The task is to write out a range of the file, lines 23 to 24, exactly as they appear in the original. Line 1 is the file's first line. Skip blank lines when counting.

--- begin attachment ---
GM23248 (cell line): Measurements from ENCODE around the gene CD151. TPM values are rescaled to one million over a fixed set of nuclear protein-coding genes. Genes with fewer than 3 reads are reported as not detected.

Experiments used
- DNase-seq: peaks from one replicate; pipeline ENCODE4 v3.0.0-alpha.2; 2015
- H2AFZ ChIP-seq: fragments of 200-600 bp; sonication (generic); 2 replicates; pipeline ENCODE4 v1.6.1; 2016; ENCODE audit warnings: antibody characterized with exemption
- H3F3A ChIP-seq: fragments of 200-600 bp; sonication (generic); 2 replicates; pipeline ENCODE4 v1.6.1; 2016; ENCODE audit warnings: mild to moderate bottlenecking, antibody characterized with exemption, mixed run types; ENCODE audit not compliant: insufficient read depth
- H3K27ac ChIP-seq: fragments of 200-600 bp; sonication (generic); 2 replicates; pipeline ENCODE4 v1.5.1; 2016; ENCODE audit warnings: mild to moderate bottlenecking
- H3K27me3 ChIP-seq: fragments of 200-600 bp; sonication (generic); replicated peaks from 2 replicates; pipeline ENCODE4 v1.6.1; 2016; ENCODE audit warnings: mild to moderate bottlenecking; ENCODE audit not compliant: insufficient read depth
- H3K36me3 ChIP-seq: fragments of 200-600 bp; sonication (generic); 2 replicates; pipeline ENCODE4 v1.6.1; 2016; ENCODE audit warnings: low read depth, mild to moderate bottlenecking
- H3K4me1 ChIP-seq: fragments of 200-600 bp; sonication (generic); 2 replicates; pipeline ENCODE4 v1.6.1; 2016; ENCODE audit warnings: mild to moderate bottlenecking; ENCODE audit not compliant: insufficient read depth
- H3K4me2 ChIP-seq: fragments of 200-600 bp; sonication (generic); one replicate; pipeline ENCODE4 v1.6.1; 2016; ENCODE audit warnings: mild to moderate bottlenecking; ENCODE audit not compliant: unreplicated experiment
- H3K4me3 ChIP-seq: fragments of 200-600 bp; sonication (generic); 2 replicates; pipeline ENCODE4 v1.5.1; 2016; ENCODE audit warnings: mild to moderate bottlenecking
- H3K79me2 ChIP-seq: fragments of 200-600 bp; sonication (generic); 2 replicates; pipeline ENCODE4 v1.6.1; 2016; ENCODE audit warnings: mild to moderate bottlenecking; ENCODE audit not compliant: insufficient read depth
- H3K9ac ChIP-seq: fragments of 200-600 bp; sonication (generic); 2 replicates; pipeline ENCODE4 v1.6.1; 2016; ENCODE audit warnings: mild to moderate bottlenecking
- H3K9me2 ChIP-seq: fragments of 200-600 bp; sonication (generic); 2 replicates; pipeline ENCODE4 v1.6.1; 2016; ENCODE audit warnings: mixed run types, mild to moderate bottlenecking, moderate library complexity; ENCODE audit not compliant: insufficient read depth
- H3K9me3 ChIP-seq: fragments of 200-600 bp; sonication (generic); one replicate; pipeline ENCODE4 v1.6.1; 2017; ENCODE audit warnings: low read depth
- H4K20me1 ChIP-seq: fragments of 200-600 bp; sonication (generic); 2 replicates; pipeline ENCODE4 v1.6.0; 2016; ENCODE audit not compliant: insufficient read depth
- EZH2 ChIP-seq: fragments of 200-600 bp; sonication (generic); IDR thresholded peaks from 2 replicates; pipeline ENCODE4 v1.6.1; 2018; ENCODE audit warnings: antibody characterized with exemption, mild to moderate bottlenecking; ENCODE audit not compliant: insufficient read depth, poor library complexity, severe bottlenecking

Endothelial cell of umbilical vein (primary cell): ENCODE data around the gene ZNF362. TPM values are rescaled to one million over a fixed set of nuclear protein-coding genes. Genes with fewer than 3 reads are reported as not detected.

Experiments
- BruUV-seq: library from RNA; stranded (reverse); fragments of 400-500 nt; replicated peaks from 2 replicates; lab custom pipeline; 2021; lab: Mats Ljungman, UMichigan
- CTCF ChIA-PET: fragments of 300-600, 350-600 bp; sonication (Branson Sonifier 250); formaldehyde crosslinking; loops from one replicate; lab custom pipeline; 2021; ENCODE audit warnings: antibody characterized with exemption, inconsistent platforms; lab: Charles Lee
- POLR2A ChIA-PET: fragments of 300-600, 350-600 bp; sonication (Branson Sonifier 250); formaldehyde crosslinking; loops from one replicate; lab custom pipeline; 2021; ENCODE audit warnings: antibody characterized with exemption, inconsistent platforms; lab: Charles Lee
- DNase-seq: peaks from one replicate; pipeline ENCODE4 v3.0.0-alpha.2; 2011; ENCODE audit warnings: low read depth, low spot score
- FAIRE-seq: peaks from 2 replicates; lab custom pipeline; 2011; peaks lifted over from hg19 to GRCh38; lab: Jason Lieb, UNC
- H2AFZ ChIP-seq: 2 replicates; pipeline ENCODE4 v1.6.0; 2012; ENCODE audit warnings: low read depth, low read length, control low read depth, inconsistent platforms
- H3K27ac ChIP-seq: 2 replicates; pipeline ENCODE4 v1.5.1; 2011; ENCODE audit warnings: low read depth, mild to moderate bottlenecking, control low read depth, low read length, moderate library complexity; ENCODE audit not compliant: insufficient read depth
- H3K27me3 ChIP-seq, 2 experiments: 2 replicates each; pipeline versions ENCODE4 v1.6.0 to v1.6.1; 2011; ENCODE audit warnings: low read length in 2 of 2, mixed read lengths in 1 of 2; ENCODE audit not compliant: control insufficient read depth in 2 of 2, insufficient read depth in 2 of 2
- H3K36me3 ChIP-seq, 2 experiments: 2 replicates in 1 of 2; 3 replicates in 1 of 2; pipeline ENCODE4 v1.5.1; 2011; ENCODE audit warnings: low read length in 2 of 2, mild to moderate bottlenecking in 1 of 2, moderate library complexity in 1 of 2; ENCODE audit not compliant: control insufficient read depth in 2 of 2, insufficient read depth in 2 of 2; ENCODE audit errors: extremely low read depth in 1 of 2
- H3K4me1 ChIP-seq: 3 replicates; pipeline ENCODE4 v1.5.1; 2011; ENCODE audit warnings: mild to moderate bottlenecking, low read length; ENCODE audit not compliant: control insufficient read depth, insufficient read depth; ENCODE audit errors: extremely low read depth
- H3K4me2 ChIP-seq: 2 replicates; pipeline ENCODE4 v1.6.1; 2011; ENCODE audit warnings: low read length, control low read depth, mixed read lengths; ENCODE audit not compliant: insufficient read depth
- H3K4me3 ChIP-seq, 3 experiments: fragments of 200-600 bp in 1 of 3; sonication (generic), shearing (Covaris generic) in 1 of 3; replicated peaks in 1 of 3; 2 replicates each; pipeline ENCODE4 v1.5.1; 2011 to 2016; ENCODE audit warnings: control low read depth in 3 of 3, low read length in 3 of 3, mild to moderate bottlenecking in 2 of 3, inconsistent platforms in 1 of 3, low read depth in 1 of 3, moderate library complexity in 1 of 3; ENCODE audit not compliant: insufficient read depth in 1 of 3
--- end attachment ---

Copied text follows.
- DNase-seq: peaks from one replicate; pipeline ENCODE4 v3.0.0-alpha.2; 2011; ENCODE audit warnings: low read depth, low spot score
- FAIRE-seq: peaks from 2 replicates; lab custom pipeline; 2011; peaks lifted over from hg19 to GRCh38; lab: Jason Lieb, UNC